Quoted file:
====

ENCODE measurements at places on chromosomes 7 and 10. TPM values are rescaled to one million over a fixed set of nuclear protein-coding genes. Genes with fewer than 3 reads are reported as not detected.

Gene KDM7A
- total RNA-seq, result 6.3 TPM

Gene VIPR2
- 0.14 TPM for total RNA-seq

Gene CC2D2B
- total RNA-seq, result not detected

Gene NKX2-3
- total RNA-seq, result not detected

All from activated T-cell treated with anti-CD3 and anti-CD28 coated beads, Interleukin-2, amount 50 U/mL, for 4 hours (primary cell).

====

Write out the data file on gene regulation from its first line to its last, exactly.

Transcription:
ENCODE measurements at places on chromosomes 7 and 10. TPM values are rescaled to one million over a fixed set of nuclear protein-coding genes. Genes with fewer than 3 reads are reported as not detected.

Gene KDM7A
- total RNA-seq, result 6.3 TPM

Gene VIPR2
- 0.14 TPM for total RNA-seq

Gene CC2D2B
- total RNA-seq, result not detected

Gene NKX2-3
- total RNA-seq, result not detected

All from activated T-cell treated with anti-CD3 and anti-CD28 coated beads, Interleukin-2, amount 50 U/mL, for 4 hours (primary cell).